Björklund, Heidi Maaria Talvikki. / The effects of habitat changes, conservation measures and interspecific interactions on forest-dwelling hawks. Helsinki : University of Helsinki, Faculty of Biological and Environmental Sciences, Department of Biosciences, 2015. 108 Sivumäärä
@phdthesis{f9c71299524848d79c7f0bfecf9c5980,
title = "The effects of habitat changes, conservation measures and interspecific interactions on forest-dwelling hawks",
abstract = "Human-caused habitat changes are a major reason for the loss of biodiversity and population declines of many species. Habitat changes, such as habitat loss, fragmentation and habitat degradation, have direct and indirect impacts on species and their interactions with other species, which all affect their occurrence, survival and reproduction. In Northern Europe, intensive forestry has transformed boreal forests and worsened living conditions of especially those species dependent on mature and old forests. Populations of many forest-dwelling species have declined but the mechanisms by which habitat changes affect these species are often not known. In this dissertation, I examined habitat changes, habitat-change effects and habitatassociated breeding performances of three declining forest-dwelling hawks, the northern goshawk Accipiter gentilis (goshawk), the common buzzard Buteo buteo and the honey buzzard Pernis apivorus. These species can compete for nest sites, but are also involved in intraguild predation (goshawk can predate the buzzards). The hawks may lack nest sites in managed forests on account of which their nesting possibilities have been supported by constructing artificial nests. I studied the breeding success of the hawks in artificial nests since the benefits of this intervention as a conservation measure had not been previously analysed. Finally, since dominant species in interspecific interactions can exclude subordinate ones from the remaining habitat patches, I studied the conditions when this could occur. According to my results, the area of old forests has decreased throughout southern Finland while young forests have increased. These habitat changes are particularly adverse for the goshawks because their breeding success improves with an increasing proportion of old spruce forests and a decreasing proportion of young forests around their nests. The breeding performances of the common buzzard or honey buzzard were not significantly associated with habitats, probably because factors other than habitat have a greater effect on their reproduction. However, common buzzards were not eager to re-occupy nests that were surrounded by a vastness of old forests. The breeding success of all three species was lower in artificial nests than in natural ones, although the difference in breeding success between the nest types was not significant for the honey buzzard. This suggests that conservation measures aimed at enabling the breeding of hawks in managed forests conflict with their conservation objectives. I discuss the possible contributing factors of this unexpected result and directions for further investigations. In the meantime, artificial nests could be used to replace fallen natural nests if the re-construction of natural nests is not possible for the hawks. Interspecific interactions with other raptors proved to be a decisive factor in whether or not a subordinate raptor species occupied a territory. The occupancy stage is critical for common buzzards, most likely because a breeding failure later in the season (due to a disadvantageous occupancy decision) would involve a considerable waste of breeding investment. Common buzzards prefer to occupy safe territories, where the threat of intraguild predation by the goshawk and interference competition with other raptors are small. My results also suggest that adverse interspecific interactions with other raptors can impede a subordinate raptor species from fully exploiting the periodic food peaks. Although high prey levels would benefit common buzzards, they often preferred to avoid food-rich areas if that abundance had attracted interspecific raptors. These results suggest that other raptors that are predators or interspecific competitors, can exclude subordinate raptors from their territories, and thus contribute to the occurrence and population levels of subordinate raptors. Finally, my dissertation shows that for each species, it is crucial to know the most relevant spatial and temporal scales in order to identify where external disturbances affect them most. Therefore, long-term data is of paramount importance to detect these scales, which can differ even for similar-sized species with rather similar ecological requirements.",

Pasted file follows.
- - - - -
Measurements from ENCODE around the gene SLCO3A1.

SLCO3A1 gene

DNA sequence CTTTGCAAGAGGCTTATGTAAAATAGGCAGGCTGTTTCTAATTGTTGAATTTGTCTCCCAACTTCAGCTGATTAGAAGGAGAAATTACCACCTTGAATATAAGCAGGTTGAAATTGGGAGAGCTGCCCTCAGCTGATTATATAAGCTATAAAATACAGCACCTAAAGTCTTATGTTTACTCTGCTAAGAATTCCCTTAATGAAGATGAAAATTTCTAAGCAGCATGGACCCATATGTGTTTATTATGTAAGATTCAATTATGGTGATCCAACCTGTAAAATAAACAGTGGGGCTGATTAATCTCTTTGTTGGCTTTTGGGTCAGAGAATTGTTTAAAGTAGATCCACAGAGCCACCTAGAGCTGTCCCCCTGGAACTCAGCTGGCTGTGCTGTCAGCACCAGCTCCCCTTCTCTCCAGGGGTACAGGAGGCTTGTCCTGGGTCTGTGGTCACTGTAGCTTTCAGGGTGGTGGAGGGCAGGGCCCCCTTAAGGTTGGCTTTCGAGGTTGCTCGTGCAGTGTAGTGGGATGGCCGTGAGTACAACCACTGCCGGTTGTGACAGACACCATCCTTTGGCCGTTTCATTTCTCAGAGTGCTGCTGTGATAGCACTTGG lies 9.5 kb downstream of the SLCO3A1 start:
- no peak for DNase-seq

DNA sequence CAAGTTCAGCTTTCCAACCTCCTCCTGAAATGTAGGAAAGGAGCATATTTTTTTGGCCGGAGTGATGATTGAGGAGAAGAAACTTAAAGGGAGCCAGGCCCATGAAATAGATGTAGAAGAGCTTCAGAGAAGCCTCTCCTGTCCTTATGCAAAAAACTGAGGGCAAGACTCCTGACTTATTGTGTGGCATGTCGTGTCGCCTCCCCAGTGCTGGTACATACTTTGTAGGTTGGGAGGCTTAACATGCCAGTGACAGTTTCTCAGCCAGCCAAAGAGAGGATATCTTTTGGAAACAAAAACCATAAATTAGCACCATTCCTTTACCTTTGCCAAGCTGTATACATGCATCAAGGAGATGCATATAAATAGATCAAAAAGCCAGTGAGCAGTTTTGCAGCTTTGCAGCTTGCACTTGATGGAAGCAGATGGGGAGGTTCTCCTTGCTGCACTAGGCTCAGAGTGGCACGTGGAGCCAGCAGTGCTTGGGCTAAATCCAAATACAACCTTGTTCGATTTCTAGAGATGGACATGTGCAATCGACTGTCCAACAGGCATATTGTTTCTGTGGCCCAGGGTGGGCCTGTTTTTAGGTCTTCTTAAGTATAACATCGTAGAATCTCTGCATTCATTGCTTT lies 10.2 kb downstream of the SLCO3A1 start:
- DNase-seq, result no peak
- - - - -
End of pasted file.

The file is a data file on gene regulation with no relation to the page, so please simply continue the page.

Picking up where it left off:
keywords = "1181 Ecology, evolutionary biology",
author = "Bj{\"o}rklund, {Heidi Maaria Talvikki}",
year = "2015",
month = "6",
language = "English",